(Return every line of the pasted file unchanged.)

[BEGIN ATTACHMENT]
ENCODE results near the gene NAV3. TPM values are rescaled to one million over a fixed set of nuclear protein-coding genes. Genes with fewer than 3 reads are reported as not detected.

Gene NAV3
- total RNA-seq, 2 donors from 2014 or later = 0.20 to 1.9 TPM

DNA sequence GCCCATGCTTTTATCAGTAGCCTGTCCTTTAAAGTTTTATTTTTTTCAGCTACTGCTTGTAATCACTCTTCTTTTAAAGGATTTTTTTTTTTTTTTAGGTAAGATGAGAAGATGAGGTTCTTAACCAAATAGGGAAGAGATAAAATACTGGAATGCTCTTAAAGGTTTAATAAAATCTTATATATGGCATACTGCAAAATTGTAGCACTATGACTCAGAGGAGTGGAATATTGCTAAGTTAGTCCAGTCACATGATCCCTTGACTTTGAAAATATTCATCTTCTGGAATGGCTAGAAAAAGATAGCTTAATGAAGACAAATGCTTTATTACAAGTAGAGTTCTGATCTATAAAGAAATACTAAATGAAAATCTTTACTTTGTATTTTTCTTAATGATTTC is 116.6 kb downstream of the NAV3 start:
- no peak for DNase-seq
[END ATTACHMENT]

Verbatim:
ENCODE results near the gene NAV3. TPM values are rescaled to one million over a fixed set of nuclear protein-coding genes. Genes with fewer than 3 reads are reported as not detected.

Gene NAV3
- total RNA-seq, 2 donors from 2014 or later = 0.20 to 1.9 TPM

DNA sequence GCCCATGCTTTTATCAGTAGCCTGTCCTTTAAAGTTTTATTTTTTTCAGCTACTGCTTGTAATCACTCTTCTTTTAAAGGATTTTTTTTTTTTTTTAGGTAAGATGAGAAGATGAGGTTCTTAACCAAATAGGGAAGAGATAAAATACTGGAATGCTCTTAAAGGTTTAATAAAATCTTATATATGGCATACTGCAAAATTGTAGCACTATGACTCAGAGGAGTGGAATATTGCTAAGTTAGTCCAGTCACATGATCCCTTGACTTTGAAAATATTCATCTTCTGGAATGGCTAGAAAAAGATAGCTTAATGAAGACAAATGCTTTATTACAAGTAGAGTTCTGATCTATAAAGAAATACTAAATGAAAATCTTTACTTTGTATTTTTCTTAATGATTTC is 116.6 kb downstream of the NAV3 start:
- no peak for DNase-seq